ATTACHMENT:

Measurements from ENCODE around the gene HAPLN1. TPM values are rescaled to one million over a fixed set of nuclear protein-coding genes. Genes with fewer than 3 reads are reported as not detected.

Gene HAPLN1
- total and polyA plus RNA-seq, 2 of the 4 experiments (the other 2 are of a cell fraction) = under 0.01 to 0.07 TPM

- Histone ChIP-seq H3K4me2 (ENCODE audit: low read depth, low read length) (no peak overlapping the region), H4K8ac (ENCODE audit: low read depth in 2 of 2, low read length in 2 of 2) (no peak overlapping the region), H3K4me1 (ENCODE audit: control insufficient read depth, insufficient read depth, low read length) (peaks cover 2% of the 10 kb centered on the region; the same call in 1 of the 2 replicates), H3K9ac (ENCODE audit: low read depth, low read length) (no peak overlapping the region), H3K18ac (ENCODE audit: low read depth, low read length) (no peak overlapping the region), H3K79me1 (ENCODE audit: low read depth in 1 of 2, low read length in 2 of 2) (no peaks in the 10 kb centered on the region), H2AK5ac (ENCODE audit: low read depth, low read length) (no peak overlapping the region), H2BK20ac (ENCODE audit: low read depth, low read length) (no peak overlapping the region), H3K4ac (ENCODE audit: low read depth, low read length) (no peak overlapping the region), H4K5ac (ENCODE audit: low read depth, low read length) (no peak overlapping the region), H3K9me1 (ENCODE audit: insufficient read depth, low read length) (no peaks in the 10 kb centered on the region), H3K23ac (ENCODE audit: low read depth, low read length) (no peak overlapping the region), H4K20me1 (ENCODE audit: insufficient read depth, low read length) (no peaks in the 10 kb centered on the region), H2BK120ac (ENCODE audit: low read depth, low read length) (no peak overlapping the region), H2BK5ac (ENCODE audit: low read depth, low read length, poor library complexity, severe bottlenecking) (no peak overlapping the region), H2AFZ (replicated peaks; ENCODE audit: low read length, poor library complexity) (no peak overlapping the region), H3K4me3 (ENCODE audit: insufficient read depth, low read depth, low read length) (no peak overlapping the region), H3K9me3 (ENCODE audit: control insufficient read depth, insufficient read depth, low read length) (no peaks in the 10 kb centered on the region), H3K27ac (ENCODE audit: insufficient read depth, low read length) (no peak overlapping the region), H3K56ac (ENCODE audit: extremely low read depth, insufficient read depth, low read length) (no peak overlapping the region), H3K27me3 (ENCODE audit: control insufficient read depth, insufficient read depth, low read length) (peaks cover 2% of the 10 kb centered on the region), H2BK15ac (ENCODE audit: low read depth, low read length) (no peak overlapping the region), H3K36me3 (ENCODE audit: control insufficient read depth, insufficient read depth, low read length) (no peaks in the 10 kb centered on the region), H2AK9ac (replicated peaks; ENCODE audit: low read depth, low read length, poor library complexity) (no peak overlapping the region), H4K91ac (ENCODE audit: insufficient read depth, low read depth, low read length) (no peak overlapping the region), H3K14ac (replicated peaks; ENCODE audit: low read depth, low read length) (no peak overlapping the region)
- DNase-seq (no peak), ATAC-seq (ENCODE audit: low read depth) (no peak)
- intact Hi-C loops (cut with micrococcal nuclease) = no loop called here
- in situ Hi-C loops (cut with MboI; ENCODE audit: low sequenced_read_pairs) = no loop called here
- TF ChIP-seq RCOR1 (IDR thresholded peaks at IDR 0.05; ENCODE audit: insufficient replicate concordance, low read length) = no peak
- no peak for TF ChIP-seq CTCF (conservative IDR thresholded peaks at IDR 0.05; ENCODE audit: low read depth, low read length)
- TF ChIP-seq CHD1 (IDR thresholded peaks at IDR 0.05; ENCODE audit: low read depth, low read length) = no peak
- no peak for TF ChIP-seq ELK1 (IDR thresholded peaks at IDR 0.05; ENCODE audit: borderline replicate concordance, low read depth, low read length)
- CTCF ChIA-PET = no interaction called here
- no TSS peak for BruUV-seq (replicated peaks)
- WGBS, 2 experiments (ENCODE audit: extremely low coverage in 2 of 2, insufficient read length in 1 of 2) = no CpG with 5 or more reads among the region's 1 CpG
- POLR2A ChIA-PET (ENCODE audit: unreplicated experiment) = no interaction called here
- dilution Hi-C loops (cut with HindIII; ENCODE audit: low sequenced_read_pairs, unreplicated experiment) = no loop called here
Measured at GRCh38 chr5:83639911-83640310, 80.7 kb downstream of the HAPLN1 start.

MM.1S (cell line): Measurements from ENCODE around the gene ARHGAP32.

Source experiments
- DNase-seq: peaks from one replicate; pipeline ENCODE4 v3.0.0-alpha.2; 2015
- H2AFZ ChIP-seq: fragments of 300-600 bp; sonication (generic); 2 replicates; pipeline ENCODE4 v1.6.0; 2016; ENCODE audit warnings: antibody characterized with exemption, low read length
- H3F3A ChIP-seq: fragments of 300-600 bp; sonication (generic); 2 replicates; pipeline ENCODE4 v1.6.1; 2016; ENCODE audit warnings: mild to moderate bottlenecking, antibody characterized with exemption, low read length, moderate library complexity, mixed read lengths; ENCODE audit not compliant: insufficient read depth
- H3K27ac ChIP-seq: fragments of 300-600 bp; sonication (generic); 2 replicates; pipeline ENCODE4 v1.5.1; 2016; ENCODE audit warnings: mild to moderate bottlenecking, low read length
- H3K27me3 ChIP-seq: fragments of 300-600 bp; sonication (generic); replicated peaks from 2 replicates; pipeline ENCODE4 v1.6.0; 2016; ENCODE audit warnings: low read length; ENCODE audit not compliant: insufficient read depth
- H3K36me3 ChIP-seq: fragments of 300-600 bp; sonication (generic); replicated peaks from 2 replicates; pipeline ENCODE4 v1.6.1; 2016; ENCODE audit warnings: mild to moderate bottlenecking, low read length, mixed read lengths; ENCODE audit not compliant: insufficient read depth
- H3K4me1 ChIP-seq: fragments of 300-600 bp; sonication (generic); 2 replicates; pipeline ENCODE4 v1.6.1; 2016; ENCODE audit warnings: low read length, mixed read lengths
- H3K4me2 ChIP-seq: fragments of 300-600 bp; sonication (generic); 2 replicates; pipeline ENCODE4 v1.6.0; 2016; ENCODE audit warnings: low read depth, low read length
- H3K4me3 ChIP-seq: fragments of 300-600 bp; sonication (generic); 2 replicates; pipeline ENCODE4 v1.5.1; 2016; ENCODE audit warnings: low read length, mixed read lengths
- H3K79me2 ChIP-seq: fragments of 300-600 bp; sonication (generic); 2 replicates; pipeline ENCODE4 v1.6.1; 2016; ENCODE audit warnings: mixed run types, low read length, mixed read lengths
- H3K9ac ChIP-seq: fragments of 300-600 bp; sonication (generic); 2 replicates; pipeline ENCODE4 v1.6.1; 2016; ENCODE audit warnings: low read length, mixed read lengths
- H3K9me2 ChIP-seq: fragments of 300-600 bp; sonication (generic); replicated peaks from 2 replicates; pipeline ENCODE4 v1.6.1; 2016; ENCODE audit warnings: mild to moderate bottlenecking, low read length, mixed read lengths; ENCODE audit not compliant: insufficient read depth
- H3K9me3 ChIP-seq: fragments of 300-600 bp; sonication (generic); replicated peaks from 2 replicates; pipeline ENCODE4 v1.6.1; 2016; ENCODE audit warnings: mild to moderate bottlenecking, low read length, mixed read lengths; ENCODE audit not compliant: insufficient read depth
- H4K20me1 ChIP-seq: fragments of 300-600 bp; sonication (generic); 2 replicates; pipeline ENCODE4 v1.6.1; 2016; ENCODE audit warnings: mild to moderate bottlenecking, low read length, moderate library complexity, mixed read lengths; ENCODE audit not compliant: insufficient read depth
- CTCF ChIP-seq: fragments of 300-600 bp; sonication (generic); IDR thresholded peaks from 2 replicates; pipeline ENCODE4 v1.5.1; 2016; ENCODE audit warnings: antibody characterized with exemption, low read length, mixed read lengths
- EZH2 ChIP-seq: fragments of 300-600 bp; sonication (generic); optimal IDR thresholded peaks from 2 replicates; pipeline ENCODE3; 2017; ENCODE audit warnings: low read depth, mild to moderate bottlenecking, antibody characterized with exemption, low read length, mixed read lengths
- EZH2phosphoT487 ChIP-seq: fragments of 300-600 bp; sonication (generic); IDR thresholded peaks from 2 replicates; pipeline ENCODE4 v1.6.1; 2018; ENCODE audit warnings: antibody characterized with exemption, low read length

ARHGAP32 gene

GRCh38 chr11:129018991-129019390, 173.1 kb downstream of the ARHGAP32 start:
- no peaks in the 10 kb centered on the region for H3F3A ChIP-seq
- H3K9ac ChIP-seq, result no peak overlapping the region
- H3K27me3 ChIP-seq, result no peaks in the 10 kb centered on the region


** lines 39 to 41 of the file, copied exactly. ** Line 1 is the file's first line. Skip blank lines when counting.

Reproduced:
- no peaks in the 10 kb centered on the region for H3F3A ChIP-seq
- H3K9ac ChIP-seq, result no peak overlapping the region
- H3K27me3 ChIP-seq, result no peaks in the 10 kb centered on the region